Last month I touched on some of the issues related to handling small signals. This month I will describe a technique called synchronous detection that can be used to recover very small signals buried in lots of noise.
Consider the case of an optical sensor used to measure a person's pulse rate. This sensor works by shining light from an LED into your skin and using a phototransistor to measure the amount of light reflected. The reflected light is an indicator of the amount of blood in your skin, which in turn varies with your heartbeat. In an ideal world, it would be very simple to measure heartbeat from the phototransistor's output current (Figure 1). In our very non-ideal world, however, several effects will conspire against easily retrieving the signal from the phototransistor. Some of these include ambient light, the phototransistor's leakage current, and noise.
Figure 1. Pulse rate can be determined by shining an LED light into your skin and measuring the reflected light, which in turn indicates heartbeat
One way to get around a lot of these problems is to modulate the signal you are trying to detect. In this example, this might mean flashing the LED at 10 kHz or so. So instead of trying to detect a very small low-frequency signal (Figure 2A), we are now trying to detect a very small high-frequency signal, modulated by a heartbeat (Figure 2B). What are the advantages?
Figure 2. Signal modulation lets you go from trying to detect a very small low-frequency signal (A) to a very small high-frequency signal (B)
Well, there are several. The first is that it becomes very easy to ignore any signal resulting from ambient light picked up by the phototransistor. It can be difficult to discriminate a 1 Hz heartbeat from continuous room lighting levels because 1 Hz optical signals can also be generated by people moving around in a room. It is very easy to discriminate a 10 kHz signal from natural lighting, though, as there aren't very many objects in nature that generate 10 kHz optical signals.
Another advantage is that it becomes possible to ignore the phototransistor's leakage current, as well as DC offset voltages at the front-end amplifier. These also are DC artifacts.
A subtle advantage that comes from using a high-frequency modulated signal is that many precision electronic systems have their worst noise performance at low frequencies, due to what is known as 1/f noise. By moving the frequency of interest up into the kilohertz range, you can often get better noise performance out of your amplifier.
The advantages of using modulated signals to transmit information in the presence of noise and interference should be familiar to anyone who knows how a radio works. In a sensor system like the one described above, however, we have a big advantage over a radio receiver: In addition to knowing the frequency of the signal we are looking for, we also know the phase. This makes it possible to realize very simple, yet extremely selective signal recovery circuits.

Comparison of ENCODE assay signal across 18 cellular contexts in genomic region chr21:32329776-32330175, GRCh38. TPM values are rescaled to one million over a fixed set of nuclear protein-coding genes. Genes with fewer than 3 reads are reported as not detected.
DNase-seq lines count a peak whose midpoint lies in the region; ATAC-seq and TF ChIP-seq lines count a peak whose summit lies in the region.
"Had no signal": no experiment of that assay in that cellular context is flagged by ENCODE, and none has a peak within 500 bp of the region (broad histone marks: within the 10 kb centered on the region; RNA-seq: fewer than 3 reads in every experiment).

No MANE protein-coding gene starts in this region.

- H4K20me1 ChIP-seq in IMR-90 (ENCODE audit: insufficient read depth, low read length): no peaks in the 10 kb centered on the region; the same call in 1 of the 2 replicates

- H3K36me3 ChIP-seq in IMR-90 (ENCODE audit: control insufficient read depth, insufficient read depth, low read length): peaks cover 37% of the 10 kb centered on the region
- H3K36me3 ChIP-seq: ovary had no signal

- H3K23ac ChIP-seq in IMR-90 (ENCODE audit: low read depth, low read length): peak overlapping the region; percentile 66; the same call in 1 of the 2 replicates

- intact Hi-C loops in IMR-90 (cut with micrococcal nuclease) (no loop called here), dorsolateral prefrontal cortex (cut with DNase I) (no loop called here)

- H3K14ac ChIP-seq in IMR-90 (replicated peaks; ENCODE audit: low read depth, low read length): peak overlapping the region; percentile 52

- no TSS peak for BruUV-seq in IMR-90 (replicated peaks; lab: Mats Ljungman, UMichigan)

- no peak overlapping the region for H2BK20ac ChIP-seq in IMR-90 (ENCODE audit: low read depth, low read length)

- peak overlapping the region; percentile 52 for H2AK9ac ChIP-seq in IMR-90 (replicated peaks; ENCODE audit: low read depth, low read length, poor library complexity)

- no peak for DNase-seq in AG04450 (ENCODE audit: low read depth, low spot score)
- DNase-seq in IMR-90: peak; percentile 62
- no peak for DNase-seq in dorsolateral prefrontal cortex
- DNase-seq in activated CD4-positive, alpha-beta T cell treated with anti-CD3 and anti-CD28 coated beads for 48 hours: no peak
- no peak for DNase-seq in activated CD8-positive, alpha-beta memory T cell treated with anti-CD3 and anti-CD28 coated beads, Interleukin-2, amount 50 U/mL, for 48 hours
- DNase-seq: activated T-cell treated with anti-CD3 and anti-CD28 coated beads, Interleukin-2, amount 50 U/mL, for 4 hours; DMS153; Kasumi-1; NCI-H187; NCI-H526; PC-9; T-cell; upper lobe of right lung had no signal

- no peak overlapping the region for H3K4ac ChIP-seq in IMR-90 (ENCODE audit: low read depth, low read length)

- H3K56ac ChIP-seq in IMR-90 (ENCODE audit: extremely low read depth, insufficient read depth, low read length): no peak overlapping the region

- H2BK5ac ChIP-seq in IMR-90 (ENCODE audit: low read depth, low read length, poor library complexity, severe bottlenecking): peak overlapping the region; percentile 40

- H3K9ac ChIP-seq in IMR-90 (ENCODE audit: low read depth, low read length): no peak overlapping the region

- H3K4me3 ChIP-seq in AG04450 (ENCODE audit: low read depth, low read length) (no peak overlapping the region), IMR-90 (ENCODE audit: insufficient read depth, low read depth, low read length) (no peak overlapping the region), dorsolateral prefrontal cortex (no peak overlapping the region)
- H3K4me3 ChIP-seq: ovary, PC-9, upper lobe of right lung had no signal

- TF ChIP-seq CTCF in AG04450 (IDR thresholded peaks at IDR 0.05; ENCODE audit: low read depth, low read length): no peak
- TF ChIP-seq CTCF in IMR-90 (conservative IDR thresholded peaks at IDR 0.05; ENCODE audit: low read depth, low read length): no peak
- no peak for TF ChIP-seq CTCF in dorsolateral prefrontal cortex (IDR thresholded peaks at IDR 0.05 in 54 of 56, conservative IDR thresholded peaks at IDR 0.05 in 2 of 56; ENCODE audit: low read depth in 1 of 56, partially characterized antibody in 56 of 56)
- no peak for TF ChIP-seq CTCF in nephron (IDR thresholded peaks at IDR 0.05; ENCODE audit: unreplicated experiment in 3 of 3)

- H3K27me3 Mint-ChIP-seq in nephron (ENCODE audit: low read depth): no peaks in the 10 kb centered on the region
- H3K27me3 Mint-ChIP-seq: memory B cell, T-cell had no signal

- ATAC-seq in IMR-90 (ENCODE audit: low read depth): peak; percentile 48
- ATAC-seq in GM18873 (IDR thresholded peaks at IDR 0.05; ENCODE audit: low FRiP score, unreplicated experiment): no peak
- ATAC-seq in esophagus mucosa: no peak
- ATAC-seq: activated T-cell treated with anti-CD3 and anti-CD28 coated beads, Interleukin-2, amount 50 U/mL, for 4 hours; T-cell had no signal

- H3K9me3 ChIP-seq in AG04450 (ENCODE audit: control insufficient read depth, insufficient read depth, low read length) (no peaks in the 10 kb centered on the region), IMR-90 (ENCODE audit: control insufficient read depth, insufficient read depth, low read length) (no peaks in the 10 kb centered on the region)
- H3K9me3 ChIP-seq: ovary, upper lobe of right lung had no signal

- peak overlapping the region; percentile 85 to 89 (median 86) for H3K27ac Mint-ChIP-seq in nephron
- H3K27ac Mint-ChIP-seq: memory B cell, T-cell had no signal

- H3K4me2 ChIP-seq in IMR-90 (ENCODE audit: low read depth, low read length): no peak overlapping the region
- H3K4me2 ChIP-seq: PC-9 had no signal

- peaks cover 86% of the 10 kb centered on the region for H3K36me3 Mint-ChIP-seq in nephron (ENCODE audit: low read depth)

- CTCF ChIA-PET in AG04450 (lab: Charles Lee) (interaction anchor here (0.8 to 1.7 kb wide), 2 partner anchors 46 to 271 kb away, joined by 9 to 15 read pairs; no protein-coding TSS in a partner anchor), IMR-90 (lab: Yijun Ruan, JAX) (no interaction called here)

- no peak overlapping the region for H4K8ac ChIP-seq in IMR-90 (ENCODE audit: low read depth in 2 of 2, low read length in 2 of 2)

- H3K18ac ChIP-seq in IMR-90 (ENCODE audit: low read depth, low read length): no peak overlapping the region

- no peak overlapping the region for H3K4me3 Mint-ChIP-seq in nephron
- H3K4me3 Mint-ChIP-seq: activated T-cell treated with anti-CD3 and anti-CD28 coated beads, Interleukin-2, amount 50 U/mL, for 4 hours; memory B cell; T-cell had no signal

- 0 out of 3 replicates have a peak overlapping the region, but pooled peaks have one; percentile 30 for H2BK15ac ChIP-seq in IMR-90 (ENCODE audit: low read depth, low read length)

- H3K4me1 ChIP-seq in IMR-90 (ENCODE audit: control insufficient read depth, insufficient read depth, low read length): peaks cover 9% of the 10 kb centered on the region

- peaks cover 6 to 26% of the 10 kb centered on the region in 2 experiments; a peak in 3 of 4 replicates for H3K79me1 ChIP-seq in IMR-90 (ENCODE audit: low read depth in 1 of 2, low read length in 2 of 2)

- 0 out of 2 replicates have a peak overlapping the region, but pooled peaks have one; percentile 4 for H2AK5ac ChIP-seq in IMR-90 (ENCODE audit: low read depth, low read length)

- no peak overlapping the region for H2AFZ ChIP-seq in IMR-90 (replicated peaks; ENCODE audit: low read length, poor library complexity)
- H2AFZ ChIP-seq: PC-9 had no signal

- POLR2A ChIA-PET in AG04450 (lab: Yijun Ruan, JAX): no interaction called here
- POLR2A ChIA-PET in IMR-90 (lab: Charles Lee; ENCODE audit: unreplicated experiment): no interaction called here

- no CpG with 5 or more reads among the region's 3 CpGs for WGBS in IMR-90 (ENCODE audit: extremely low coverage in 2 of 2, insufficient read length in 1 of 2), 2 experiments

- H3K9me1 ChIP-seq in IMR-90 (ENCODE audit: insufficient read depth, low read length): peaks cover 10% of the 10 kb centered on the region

So what does a signal processing system for this sensor look like? Figure 2 shows a high-level clock diagram, along with some idealized signals. An oscillator both modulates the LED and provides a reference signal for the detector circuit (A). The optical signal goes into the sensed object; the return signal is picked up by the phototransistor and subsequently amplified to a level where it can be conveniently handled. It may also be desirable to remove any DC component of the signal at this point. You can use a simple DC-blocking filter (B).
Now that we have an amplified version of the raw signal, we can recover it with a synchronous detector. This device is basically a demodulator, or a multiplier circuit. In examples such as the one described here, where an ON-OFF modulation is used, the synchronous detector can be as simple as an amplifier with a selectable gain of +1 or –1 (Figure 3). When the modulating signal is high, the gain of +1 is selected; when it is low, you want a gain of –1. This results in the raw demodulated signal (C). This signal is then low-pass filtered to yield a final measurement signal (D).
Figure 3. A synchronous detector with a selectable gain of +1 or –1 allows you to dig a modulated signal out of the "mud"
When you look at the idealized waveforms in Figure 3, you might not see what the big advantages of synchronous detection really are, but what's going on is pretty clear. The technique really shines in situations where the signal of interest is buried in lots of noise. With proper use of the technique it is often possible to cleanly recover a modulated sensor signal that is so far "down in the mud" that you can't see any indication of it on an oscilloscope.
Ed Ramsden, BSEE, a member of the Sensors Editorial Advisory Board, designs sensors for the heavy-truck industry in Portland, OR.